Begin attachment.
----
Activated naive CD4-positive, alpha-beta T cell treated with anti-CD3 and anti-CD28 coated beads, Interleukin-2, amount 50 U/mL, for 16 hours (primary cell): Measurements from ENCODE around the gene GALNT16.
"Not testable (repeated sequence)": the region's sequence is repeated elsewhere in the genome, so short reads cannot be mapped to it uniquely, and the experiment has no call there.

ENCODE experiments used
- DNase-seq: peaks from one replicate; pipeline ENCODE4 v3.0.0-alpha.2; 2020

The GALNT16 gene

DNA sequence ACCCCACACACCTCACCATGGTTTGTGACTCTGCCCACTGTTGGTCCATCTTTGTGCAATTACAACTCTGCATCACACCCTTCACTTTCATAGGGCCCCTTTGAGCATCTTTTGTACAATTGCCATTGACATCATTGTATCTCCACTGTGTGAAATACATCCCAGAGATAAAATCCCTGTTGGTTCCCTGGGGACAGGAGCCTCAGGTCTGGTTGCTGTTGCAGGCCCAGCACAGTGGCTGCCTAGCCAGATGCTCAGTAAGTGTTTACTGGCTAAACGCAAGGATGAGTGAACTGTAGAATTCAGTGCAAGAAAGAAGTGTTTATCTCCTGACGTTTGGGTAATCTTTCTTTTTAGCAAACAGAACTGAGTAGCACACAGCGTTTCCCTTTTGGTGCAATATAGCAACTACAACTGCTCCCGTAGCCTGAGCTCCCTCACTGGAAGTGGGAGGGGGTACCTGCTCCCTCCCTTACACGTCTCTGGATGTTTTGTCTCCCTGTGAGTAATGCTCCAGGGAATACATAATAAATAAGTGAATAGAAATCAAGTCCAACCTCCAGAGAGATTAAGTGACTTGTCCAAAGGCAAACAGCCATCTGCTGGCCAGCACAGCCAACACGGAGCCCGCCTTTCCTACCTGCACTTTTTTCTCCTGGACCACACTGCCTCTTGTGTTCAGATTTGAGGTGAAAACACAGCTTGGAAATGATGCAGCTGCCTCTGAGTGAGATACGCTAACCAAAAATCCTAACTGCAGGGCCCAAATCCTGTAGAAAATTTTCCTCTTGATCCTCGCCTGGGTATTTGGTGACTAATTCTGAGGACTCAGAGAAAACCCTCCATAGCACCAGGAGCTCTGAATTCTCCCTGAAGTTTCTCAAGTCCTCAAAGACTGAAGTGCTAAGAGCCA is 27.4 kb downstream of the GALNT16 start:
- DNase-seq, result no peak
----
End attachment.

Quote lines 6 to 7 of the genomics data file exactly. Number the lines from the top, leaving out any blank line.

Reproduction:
DNA sequence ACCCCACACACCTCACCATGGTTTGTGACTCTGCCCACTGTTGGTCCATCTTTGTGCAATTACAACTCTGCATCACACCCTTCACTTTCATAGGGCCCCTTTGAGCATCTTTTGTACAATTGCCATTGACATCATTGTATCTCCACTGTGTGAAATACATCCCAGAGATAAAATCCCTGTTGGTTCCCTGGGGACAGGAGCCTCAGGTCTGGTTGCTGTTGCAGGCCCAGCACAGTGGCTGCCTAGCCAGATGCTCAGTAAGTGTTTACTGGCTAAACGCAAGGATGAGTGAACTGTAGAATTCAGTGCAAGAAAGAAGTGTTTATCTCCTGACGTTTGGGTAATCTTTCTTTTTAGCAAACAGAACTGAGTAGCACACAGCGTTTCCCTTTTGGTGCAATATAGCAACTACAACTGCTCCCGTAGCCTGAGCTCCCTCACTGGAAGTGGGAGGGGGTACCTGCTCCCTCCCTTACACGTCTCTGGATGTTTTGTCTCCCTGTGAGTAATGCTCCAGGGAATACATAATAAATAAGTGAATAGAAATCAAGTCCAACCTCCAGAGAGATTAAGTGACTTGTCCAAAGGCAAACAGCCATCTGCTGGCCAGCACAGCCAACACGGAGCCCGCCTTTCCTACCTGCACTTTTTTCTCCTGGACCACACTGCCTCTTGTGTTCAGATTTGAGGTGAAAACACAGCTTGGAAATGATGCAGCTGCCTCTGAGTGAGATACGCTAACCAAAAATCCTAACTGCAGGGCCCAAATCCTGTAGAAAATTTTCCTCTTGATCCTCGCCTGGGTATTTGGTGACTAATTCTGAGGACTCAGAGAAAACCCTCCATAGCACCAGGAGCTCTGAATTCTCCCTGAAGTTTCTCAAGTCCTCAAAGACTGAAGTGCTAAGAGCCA is 27.4 kb downstream of the GALNT16 start:
- DNase-seq, result no peak